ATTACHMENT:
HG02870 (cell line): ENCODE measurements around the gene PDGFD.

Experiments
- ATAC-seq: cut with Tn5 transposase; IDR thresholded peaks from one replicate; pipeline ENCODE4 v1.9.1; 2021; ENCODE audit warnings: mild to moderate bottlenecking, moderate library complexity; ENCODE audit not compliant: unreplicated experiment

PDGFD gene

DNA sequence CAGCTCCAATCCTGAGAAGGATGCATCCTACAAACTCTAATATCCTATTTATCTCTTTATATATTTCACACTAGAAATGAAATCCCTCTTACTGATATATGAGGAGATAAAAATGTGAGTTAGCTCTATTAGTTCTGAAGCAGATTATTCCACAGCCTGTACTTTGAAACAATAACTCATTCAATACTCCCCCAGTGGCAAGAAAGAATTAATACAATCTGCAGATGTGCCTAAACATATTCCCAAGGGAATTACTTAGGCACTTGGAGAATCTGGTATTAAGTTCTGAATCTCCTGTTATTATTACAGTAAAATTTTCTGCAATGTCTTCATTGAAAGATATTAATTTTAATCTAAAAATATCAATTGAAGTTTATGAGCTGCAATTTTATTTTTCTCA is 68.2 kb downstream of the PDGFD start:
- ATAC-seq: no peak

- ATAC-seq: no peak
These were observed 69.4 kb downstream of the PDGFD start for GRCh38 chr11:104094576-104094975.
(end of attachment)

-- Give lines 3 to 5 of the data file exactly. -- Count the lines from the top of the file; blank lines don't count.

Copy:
- ATAC-seq: cut with Tn5 transposase; IDR thresholded peaks from one replicate; pipeline ENCODE4 v1.9.1; 2021; ENCODE audit warnings: mild to moderate bottlenecking, moderate library complexity; ENCODE audit not compliant: unreplicated experiment

PDGFD gene

DNA sequence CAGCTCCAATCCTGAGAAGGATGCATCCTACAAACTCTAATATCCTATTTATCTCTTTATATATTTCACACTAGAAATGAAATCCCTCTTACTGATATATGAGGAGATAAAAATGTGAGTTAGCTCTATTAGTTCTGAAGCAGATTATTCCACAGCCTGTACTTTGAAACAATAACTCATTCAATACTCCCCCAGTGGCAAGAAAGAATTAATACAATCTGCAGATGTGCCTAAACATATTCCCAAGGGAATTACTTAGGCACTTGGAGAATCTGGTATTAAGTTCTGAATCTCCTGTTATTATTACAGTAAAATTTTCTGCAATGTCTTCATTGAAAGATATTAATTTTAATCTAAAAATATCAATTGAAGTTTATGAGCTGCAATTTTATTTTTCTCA is 68.2 kb downstream of the PDGFD start: